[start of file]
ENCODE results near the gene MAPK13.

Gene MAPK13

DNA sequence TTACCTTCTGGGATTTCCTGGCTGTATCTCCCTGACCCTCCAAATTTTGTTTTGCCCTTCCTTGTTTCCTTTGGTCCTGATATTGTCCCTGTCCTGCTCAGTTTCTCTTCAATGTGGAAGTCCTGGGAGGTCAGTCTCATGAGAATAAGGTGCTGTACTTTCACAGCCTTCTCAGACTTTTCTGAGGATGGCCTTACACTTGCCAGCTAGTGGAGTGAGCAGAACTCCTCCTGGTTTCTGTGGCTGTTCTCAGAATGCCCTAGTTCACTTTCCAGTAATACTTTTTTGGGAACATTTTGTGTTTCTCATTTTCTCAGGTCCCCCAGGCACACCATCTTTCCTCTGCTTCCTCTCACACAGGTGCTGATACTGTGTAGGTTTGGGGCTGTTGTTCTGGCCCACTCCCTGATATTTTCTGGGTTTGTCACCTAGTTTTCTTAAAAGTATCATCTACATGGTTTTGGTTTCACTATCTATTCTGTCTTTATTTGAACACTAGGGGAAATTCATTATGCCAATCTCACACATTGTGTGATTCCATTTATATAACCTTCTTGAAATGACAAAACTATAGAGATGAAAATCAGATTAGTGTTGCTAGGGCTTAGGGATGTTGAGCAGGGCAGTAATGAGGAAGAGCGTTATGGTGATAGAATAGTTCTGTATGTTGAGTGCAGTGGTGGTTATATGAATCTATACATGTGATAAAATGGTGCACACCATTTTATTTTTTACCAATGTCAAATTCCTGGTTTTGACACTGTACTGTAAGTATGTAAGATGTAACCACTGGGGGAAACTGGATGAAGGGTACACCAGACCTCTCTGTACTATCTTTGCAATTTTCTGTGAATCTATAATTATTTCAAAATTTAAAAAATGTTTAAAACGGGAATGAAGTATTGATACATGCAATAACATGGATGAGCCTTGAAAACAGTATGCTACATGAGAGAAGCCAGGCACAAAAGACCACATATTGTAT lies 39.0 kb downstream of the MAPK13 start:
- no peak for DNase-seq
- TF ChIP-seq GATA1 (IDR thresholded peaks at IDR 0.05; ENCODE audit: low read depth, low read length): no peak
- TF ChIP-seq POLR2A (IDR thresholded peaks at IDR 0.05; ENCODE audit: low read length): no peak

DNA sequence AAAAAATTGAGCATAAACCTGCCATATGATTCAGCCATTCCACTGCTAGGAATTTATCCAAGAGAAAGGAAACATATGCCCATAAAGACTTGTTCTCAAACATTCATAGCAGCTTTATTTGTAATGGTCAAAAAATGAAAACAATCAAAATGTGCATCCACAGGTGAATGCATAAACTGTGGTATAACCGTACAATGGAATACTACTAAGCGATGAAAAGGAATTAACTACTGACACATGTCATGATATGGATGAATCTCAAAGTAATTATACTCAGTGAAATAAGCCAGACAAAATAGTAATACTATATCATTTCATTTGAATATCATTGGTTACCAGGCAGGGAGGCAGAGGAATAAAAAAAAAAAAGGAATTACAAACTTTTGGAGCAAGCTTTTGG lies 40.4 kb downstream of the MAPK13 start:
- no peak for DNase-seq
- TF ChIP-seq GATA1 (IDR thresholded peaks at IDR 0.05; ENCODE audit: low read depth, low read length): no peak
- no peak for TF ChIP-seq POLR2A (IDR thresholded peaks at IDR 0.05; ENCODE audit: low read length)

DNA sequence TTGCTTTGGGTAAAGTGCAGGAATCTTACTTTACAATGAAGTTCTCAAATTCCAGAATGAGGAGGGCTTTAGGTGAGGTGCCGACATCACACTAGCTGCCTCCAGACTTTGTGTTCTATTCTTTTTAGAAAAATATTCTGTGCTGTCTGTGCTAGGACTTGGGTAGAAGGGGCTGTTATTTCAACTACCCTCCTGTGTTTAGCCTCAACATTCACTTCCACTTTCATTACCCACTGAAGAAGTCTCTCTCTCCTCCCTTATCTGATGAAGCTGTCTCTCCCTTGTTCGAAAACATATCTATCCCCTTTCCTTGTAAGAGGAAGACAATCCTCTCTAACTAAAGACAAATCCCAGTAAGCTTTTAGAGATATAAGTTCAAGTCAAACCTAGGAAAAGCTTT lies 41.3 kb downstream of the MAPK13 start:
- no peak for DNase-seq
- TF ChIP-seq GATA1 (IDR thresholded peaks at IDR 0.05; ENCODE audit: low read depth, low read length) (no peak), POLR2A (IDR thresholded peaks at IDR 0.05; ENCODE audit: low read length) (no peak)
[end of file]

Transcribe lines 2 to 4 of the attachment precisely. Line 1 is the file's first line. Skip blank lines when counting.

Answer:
Gene MAPK13

DNA sequence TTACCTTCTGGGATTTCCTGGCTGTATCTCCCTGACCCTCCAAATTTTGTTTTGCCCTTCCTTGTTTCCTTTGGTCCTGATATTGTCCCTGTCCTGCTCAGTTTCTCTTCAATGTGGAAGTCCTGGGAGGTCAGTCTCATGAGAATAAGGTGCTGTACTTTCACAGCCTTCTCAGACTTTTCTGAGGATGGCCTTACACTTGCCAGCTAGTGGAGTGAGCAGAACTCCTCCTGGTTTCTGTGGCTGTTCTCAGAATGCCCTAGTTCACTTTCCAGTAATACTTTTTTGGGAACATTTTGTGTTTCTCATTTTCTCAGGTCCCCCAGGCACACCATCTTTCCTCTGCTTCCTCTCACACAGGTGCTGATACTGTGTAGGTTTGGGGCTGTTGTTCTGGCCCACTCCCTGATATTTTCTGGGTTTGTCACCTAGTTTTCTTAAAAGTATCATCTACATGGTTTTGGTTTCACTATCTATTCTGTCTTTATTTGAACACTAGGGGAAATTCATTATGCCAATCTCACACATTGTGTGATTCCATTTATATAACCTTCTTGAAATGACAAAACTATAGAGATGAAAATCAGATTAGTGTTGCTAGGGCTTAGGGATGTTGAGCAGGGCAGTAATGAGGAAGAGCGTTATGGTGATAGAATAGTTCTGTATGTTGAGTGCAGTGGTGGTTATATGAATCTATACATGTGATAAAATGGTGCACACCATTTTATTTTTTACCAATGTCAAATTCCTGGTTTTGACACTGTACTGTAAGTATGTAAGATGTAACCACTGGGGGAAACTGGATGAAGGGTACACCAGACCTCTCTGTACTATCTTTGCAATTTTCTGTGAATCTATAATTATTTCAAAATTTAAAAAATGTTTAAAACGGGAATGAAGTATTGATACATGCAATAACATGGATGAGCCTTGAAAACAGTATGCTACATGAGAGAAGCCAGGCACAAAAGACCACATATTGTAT lies 39.0 kb downstream of the MAPK13 start:
- no peak for DNase-seq